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Particles QFT for condensed matter physicist (should I?)

  1. Sep 18, 2013 #1
    Hi, I would like to ask whether if a course in Quantum Field Theory (in particle physics context) would be of any use to future condensed matter physicist. Is it beneficial to be exposed to things like Canonical Quantization, Interacting Fields, Dirac Equation, Quantizing Dirac field and QED? I mean it is all fun and challenge, but is it useful enough to go for it?
     
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  3. Sep 18, 2013 #2

    atyy

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    Yes! QFT theory is a formalism for treating many identical particles, so it is used in condensed matter. The BCS theory is quite often formulated using second quantization.

    Richard Mattuck's fun book, and Xiao-Gang Wen's textbook are examples.
     
  4. Sep 18, 2013 #3

    ZapperZ

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    Is it specified that the QFT course is geared towards particle physics? And is this the only QFT course available?

    If it is, then there's no harm in taking it. You will need to know QFT, but to varying degree depending on if you're planning on being an experimentalist or a theorist in condensed matter. Choosing the latter will make it a must that you know QFT.

    The plus side here is that a lot of stuff that we do in condensed matter transcends that field. One only need to look at the Higgs mechanism, for example, that came out of condensed matter. So having a knowledge of particle physics is quite an advantage for a condensed matter physicist. One can also see the reverse. Physicist such as S.C. Zhang at Stanford came out of particle physics to become a well-known condensed matter theorist.

    Zz.
     
  5. Sep 18, 2013 #4
    It is a QFT in particle physics and includes subtopics such as Vacuum energy, Feynman diagrams/rules, Lorentz invariant propagators - things that condensed matter physicists doesn't need as I would guess. I would like to do theory by the way and my uni does provide a course called Q Condensed Matter FT that covers topics on Second quantization, Path Integral Methods and Many-Body Field Integral. The problem is that the amount of courses to take is limited and taking QFT for particle physicist means dropping a course in Condensed Matter or Atomic and Optical physics which seem more necessary or I am wrong?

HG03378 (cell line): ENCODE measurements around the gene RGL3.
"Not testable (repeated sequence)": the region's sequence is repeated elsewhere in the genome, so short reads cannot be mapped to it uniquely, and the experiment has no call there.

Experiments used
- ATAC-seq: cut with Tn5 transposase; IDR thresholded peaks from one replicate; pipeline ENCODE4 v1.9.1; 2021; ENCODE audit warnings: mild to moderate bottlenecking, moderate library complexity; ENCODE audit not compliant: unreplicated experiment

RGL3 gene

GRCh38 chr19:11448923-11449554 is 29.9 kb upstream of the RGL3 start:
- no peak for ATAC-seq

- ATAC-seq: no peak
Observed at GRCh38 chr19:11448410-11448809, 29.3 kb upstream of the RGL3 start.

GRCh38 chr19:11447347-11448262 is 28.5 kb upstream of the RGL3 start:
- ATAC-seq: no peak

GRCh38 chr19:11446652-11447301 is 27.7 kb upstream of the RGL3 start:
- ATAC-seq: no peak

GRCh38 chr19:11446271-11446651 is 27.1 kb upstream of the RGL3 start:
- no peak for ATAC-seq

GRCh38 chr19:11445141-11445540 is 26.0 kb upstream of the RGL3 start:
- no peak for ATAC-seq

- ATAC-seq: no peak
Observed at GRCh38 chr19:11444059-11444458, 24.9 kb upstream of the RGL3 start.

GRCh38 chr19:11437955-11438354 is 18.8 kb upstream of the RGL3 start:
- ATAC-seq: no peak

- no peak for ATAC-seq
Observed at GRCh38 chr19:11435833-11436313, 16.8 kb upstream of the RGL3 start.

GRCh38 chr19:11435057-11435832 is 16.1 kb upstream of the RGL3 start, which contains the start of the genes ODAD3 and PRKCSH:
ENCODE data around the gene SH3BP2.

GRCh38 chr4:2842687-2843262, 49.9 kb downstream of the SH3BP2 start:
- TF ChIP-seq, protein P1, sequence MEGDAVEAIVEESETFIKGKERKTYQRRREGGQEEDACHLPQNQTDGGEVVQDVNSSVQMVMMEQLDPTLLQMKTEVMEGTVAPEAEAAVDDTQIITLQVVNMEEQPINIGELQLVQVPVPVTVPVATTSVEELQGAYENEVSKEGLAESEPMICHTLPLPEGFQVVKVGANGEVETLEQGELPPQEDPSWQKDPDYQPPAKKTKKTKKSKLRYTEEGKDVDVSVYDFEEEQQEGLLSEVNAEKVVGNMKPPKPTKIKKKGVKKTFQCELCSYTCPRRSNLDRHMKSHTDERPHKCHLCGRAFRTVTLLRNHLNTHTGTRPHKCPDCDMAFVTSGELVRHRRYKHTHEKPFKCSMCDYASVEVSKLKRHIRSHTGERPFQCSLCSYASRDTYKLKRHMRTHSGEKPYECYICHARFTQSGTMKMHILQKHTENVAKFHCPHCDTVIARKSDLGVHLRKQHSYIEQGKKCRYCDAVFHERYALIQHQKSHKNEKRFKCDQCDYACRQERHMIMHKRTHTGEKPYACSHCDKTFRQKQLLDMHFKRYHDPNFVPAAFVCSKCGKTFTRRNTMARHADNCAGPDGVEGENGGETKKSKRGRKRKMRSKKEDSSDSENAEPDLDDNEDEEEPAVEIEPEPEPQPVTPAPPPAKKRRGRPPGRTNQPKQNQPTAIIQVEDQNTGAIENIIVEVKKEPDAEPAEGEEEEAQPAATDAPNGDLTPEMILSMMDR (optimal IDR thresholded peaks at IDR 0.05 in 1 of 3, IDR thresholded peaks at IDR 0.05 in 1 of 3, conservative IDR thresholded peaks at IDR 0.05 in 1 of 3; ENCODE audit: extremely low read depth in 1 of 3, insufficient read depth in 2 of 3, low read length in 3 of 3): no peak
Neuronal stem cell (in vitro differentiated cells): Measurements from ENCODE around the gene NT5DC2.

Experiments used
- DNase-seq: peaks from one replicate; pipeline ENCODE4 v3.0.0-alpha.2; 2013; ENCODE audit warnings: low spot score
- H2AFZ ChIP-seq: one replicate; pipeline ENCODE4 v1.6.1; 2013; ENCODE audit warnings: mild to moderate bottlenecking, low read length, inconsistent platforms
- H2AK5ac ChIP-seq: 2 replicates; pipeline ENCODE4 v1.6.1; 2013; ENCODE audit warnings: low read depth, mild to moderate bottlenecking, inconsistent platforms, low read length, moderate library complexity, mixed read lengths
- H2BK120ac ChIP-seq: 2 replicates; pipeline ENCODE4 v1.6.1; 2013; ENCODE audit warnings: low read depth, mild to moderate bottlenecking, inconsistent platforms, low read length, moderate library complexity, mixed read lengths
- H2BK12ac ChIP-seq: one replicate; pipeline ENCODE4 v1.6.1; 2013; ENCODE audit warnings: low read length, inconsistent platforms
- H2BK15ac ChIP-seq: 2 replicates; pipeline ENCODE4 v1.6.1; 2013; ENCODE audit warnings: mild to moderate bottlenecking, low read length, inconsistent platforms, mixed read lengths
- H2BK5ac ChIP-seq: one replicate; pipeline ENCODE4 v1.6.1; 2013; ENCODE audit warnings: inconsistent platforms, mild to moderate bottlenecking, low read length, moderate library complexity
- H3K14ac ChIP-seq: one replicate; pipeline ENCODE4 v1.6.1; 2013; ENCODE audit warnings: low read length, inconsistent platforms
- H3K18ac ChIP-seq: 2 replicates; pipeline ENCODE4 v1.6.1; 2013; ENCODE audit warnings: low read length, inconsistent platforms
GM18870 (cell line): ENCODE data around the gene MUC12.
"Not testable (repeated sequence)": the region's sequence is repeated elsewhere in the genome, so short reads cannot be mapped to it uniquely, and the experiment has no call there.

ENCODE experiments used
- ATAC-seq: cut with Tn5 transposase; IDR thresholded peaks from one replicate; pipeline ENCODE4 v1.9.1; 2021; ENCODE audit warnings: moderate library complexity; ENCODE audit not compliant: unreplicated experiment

6. Sep 18, 2013 #5

    ZapperZ

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    You WILL make use of Feynman diagram in condensed matter. And you will need to know the concept of vacuum energy. Not sure about Lorentz invariant propagators.

    I'm a bit puzzled that you have to choose between QFT and another condensed matter course. Is this a restriction put on by your school?

    Zz.
     
  7. Sep 19, 2013 #6
    Good to know - thanks for the reply. There is no restriction on the amount of courses a student can take, but in terms of workload - well, we have to choose three courses for the coming trimester and take more if you want to - only best three exams of the trimester go into transcript, but then, to me at least, it makes more sense to do three things well than bet doing well in more.
     
  8. Sep 21, 2013 #7

    radium

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    I am applying to graduate programs for condensed matter theory and have done research in the field.
    I am actually taking a quantum field theory class this semester.
    From what I have seen quantum field theory is very important in modern condensed matter physics, especially in areas like topological phases, systems in the presence of disorder, and strongly correlated systems. There is actually quite a bit of use of things like Chern-Simons gauge theory, the renormalization group, feynmann diagrams, Dirac scattering, and conformal field theory. Many condensed matter physicists have started to use techniques from high energy physics to solve problems.
     
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